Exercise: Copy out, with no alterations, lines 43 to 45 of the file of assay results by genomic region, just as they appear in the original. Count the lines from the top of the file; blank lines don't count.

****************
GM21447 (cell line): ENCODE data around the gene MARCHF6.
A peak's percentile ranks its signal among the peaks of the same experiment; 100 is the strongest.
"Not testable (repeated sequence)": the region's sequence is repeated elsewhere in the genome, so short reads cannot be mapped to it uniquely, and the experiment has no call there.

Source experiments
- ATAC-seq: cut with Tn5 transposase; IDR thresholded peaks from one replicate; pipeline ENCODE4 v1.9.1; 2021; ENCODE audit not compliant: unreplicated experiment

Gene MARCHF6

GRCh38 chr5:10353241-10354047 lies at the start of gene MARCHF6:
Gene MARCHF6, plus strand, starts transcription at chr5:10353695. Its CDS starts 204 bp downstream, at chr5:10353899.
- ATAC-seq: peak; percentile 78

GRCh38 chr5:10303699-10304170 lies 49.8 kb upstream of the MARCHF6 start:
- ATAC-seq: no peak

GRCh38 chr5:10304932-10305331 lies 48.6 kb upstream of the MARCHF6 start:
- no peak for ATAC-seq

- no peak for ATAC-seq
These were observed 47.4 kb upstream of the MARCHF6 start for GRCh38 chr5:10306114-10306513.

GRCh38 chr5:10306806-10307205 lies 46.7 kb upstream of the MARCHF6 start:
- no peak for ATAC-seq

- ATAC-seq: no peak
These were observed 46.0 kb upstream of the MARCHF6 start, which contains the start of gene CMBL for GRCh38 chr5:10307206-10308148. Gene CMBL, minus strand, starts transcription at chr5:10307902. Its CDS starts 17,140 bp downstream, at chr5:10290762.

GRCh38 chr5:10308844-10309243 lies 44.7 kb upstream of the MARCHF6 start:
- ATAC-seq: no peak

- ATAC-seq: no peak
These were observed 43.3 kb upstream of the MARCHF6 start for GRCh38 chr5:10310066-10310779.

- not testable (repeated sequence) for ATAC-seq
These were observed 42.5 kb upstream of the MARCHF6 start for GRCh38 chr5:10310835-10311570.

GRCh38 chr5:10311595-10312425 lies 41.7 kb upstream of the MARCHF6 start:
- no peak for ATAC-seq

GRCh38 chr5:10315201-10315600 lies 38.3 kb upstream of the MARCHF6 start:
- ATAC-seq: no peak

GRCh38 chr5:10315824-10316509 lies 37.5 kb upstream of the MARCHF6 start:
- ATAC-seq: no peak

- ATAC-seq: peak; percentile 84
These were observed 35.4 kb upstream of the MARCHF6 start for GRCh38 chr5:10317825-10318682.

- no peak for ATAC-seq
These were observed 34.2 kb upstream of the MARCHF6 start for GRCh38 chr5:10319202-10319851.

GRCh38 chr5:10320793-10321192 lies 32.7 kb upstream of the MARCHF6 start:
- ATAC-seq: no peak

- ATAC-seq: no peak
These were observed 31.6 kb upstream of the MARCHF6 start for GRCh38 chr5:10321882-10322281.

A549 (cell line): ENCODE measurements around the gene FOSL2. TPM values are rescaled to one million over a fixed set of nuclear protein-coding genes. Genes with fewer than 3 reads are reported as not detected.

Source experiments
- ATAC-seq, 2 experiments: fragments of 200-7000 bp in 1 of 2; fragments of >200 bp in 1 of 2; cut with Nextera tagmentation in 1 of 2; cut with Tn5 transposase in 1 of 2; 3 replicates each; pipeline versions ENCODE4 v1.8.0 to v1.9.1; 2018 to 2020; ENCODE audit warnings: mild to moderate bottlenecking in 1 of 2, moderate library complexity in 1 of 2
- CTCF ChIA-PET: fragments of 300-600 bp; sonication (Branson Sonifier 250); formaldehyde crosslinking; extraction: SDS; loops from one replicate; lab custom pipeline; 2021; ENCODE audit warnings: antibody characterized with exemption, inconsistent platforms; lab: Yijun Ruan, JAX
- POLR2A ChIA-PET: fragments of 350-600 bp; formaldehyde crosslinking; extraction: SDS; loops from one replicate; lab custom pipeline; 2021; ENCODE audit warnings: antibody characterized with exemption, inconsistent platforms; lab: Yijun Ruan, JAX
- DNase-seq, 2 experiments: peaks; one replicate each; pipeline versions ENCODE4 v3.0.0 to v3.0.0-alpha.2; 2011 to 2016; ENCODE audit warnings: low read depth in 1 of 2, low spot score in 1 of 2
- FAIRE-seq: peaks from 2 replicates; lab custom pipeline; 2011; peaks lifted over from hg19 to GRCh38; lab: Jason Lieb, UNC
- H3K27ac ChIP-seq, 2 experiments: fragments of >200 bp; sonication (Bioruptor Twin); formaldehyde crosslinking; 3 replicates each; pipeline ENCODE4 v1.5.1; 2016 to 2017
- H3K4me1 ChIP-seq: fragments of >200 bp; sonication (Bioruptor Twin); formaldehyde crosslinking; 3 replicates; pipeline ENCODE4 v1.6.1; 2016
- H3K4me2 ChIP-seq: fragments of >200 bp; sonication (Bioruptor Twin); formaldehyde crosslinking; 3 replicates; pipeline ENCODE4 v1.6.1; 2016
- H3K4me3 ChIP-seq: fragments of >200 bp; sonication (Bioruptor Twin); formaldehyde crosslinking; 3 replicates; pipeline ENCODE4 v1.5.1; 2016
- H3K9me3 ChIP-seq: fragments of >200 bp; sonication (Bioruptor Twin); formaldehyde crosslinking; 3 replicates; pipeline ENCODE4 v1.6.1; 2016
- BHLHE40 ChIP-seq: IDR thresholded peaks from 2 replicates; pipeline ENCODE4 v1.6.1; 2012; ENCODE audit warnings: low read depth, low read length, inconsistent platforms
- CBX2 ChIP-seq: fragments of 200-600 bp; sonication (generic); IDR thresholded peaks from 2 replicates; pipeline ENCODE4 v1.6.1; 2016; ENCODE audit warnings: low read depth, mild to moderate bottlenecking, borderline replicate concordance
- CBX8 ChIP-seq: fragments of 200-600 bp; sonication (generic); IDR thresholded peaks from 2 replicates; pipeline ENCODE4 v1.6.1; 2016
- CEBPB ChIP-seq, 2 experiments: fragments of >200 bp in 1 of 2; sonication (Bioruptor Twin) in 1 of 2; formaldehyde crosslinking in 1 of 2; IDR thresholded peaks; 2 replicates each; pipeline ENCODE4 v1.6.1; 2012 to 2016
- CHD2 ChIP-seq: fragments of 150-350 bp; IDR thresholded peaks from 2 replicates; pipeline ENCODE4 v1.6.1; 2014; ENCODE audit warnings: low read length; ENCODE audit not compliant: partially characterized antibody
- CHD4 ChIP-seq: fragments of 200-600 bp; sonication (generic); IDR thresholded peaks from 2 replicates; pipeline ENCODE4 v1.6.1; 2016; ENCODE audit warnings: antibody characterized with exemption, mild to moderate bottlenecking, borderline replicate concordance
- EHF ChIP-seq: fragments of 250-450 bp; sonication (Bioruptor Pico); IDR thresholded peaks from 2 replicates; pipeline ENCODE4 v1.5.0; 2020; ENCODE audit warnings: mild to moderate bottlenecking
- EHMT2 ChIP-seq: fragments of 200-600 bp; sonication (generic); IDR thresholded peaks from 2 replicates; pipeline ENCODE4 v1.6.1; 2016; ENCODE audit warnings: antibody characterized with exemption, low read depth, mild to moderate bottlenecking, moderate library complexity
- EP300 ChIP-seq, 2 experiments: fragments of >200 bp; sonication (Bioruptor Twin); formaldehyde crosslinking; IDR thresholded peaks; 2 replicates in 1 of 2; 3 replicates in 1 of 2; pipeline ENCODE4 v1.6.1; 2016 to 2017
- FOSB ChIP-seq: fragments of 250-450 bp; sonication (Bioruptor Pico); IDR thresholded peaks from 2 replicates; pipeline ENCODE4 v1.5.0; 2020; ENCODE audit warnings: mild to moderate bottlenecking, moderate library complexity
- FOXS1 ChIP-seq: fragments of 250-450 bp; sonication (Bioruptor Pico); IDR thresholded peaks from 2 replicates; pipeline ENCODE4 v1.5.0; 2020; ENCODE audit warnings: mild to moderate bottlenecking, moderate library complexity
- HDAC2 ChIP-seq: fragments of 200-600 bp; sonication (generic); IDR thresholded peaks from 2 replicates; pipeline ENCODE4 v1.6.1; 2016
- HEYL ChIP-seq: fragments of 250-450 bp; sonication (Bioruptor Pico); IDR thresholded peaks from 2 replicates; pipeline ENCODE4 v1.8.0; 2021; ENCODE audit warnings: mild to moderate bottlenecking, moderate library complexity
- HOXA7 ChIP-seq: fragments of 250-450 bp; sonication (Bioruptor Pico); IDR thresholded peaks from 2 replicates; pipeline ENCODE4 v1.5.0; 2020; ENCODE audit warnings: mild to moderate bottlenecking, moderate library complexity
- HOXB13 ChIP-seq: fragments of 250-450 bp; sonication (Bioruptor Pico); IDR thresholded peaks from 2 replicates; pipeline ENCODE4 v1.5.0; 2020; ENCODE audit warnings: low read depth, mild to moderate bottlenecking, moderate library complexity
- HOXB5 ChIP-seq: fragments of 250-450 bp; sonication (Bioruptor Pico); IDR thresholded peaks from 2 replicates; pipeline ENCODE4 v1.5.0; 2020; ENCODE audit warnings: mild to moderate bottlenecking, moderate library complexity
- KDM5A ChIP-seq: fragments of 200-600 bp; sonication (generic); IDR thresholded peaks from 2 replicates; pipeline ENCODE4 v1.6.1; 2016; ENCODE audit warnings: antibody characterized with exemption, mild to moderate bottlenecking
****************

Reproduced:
- CTCF ChIA-PET: fragments of 300-600 bp; sonication (Branson Sonifier 250); formaldehyde crosslinking; extraction: SDS; loops from one replicate; lab custom pipeline; 2021; ENCODE audit warnings: antibody characterized with exemption, inconsistent platforms; lab: Yijun Ruan, JAX
- POLR2A ChIA-PET: fragments of 350-600 bp; formaldehyde crosslinking; extraction: SDS; loops from one replicate; lab custom pipeline; 2021; ENCODE audit warnings: antibody characterized with exemption, inconsistent platforms; lab: Yijun Ruan, JAX
- DNase-seq, 2 experiments: peaks; one replicate each; pipeline versions ENCODE4 v3.0.0 to v3.0.0-alpha.2; 2011 to 2016; ENCODE audit warnings: low read depth in 1 of 2, low spot score in 1 of 2